Don’t have time for a one-hour workout? Try micro workouts instead. Stretch at your desk, do push-ups in between meetings or get some lunges in while waiting for your shower to heat up. All these can be done in less than five minutes, and they can help relieve stiffness and strengthen your muscles.

Consider an active commute

If your job is a walkable distance away, try leaving earlier and walking the whole way. An alternative is to walk a portion of the distance and jump on a bus or train the rest of the way.

Bicycling is another great option. If you live in a bike-friendly area, consider making biking your primary mode of transport to and from work. Not only will you get a good amount of aerobic activity, but you’ll also strengthen your leg muscles and get the benefits of being out in the sunshine.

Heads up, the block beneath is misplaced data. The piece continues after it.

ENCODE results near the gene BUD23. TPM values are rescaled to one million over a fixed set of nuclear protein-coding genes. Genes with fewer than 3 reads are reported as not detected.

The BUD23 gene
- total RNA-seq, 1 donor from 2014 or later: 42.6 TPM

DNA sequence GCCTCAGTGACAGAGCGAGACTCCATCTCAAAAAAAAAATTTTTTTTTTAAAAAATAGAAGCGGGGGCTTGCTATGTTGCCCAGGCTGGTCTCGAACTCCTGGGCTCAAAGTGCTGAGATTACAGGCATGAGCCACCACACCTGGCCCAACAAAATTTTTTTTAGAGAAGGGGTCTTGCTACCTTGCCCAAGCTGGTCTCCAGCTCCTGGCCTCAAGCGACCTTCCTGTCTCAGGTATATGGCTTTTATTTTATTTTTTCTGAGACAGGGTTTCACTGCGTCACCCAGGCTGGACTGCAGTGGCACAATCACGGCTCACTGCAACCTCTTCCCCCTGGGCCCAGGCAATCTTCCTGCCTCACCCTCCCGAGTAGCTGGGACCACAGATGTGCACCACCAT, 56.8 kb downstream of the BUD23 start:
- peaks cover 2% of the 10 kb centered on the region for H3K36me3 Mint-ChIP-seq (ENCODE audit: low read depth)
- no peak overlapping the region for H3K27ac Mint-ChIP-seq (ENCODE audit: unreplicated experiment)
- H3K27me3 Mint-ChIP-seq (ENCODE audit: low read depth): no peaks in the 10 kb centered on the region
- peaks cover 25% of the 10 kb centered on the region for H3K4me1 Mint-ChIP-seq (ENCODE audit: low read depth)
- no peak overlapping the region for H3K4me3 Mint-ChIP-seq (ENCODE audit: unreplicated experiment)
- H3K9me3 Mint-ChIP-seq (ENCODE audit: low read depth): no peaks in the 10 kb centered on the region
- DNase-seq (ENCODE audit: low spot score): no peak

Exercise while entertaining yourself

Even busy people have time to lounge around and indulge in entertainment, albeit that time is often limited. Why not hit two birds with one stone and exercise while you watch TV, browse the internet or talk on the phone?

For example, you could try rebounding or jumping rope while watching Netflix. If you have a standing desk, you can put a walking pad under there and get your steps in while scrolling on social media. You can also simply walk around the block while listening to a podcast or Facetiming with a friend.

A woman in heels is walking up a concrete outdoor staircase.
Photo credit: YayImages.

Sneak in extra steps

Walking is an underrated yet extremely effective form of exercise. It’s low-intensity, easy to do anywhere and can be a huge help in maintaining physical and mental health.